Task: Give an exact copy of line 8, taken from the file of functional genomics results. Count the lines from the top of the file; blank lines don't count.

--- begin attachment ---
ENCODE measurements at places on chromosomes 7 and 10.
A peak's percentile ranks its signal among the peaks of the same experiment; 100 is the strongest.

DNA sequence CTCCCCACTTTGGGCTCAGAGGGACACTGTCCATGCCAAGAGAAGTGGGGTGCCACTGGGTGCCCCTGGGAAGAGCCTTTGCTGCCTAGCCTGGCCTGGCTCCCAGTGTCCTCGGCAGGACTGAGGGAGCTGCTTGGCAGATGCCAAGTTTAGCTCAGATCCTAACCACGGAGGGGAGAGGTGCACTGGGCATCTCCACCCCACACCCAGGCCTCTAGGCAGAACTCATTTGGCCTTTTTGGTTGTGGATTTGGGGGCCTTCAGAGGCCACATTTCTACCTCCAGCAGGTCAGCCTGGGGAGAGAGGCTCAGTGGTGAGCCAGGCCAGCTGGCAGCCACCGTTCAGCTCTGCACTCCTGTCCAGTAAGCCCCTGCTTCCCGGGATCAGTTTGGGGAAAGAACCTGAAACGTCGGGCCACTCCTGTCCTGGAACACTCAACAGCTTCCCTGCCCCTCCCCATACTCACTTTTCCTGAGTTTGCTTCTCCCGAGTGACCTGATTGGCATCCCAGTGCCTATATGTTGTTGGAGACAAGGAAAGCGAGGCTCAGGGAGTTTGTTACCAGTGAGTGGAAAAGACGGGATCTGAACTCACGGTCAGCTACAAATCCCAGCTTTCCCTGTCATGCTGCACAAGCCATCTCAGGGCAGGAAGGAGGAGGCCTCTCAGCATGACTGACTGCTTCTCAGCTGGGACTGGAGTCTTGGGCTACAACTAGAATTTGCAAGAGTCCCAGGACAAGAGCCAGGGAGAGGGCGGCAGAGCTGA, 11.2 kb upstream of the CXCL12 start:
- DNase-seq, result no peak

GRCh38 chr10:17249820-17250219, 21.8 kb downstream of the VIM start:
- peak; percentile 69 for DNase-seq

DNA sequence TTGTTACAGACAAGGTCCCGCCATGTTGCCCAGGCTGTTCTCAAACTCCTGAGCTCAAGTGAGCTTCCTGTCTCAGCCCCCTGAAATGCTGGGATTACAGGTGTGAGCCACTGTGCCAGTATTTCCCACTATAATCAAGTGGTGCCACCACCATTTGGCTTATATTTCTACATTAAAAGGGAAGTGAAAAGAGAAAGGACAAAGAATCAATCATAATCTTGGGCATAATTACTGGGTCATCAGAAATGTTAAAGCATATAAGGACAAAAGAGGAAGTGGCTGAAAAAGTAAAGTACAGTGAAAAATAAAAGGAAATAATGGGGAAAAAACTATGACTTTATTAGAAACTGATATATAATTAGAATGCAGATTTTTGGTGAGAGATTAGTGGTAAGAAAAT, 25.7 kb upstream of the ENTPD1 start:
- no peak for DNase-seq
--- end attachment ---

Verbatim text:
- no peak for DNase-seq